I like the colors in the graphic above, however, the version I found does not come with a key but if you click through you can see one. The internet does not always deliver material the way it was originally designed or in the way that we would prefer it.
So I went looking for the original, the one that would probably have had a key attached to it, and found this map of the same information instead.
I realize it is hard to see the tiny thumbnail of a graphic so you can either click through to the full version at the Guardian or look through the images I’ve distilled from the original below.
Besides the map above, which shows where all of the cables are laid out and is very similar to the colored version at the top of this post, the Guardian cartographers/infographic designers included useful contextual graphics. Often, there is much more to maps than just the map, and to fully understand why and how the geography matters, it is critical to understand characteristics of the relationship that are not available through the map alone. For instance, in the case of undersea internet cables, the paths and linkages indicate that connections between, say, New York and London are probably quicker than connections between Minneapolis and Leeds. But it is also useful to know how fat the cables are because this is a good proxy for their bandwidth. If the traffic between two points in this network approaches the carrying capacity of the cable, connections might slow down, there would be reasons to build more cables, and so forth.
The Guardian carried on with this sort of critical analysis by showing how submarine operations sell capacity to other carriers, who mostly buy it as back-up. On the busy trans-Atlantic route, 80% of the capacity is purchased but only 29% of it is being used. This kind of arrangement is in place for times when communication bandwidth needs spike far, far higher than normal and when cables are cut.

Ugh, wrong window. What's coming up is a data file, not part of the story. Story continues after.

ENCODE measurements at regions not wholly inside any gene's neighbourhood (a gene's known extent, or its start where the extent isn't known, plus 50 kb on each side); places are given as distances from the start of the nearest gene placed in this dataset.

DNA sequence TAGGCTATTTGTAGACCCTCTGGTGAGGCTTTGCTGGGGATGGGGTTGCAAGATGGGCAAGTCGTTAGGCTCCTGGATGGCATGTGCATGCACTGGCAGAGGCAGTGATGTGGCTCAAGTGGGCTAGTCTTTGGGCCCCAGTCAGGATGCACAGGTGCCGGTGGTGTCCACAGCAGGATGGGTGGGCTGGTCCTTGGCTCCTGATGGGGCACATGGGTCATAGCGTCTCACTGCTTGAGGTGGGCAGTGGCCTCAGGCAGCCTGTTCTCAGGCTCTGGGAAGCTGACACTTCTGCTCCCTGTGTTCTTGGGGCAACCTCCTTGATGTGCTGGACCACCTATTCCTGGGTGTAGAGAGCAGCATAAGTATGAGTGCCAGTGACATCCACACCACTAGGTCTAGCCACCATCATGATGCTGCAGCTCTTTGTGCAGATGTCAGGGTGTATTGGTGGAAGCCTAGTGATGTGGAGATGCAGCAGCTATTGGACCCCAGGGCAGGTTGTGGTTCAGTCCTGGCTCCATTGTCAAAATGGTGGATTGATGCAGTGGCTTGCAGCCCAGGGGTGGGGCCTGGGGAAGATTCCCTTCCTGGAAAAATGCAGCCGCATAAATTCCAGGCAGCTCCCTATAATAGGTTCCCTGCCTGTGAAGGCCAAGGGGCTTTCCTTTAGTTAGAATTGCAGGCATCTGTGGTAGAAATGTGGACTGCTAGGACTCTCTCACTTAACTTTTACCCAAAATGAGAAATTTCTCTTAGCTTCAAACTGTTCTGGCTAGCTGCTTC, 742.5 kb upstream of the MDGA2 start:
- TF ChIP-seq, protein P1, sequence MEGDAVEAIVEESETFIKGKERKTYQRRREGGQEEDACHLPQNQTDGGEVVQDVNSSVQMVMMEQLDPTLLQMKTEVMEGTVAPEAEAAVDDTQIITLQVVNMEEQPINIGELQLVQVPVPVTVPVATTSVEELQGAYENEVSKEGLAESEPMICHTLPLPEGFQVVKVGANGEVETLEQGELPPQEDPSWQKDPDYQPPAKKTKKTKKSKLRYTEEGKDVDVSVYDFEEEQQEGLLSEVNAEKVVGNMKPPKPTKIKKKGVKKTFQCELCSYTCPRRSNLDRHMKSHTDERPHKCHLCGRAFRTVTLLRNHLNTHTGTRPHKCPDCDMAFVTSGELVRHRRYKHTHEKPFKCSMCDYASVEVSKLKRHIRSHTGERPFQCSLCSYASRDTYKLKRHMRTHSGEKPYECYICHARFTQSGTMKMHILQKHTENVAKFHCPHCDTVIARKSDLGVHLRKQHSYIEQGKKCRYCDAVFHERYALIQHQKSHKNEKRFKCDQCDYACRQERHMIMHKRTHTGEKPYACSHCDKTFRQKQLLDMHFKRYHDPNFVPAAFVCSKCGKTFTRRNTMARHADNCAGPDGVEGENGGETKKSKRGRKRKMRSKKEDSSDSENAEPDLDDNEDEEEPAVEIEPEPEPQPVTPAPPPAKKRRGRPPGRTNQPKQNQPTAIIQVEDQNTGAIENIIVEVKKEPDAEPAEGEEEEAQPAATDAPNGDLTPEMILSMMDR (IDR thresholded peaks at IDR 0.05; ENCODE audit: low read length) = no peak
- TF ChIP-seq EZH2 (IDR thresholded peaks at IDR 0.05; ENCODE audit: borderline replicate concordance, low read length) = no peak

I was turned on to ferreting out these maps by a book I’m reading by Michael Likosky called “Obama’s Bank: Financing a Durable New Deal.” In the book, Likosky points out that one strand of the global internet infrastructure was privately financed, though still heavily reliant on governmental cooperation.
In 1995, the US West finalized an agreement fo the construction of the Fiber Optic Link Around the Globe (FLAG). This $1.5 billion project would run a fiber-optic cable from the United Kingdom to Japan. In the process, it would link up twenty-five political jurisdictions. It contributed to a series of interlacing global information infrastructure project. Although underwater telegraphic cables had been laid at the close of the previous century, this project represented the first ever privately initiated and financed transnational communications link of this size and scale. FLAG was only as strong as the public guarantees of the twenty-five licensing authorities involved in legitimizing the project. In other words, it was a transnational public-private partnership.”
I was left wondering who financed the other strands of this aquatic internet infrastructure, realizing that it was probably more reliant on the public sector than the private sector, which is why FLAG is so unique. One of the reasons this matters is that global communications connectivity makes the current trans-national spoke and hub pattern of US business development possible. Without high speed communications connectivity, it would not be feasible for multi-national corporations to situate call centers and other communications-heavy activities far from the hub of commercial activities they are supporting.
If the US Federal government was indeed responsible for some of the early undersea internet bandwidth, I wonder if they had an inkling of how that might impact the development of off-shoring. It has been argued, though maybe not recently, that off-shoring is a good thing because it puts environmentally and socially negative jobs outside of America. Then we can reap all the rewards of growth up the management chain by locating the better jobs here. Clearly, it is irresponsible to locate environmentally detrimental projects in places were regulations are lax for the sake of increasing profits here. The same argument holds with respect to social ills like poor safety standards for workers, child labor, inhumane hours, and other negative working conditions. Increasing the ability to communicate instantly with far flung places makes the spoke-and-hub pattern more possible.
What needs work
Neither of the maps show who paid for the cables or who generates what kind of revenue from their use. I really want to know. I was hoping the color-coded one might do that, but without the key it’s impossible to tell.
Likosky, Michael. (2010) Obama’s Bank: Financing a durable New Deal. New York: Cambridge University Press.
Johnson, Bobbie. (2008, 1 February) How one clumsy ship cut off the web for 75 million people. The Guardian, Technology Section. Map graphic by telegeography.com.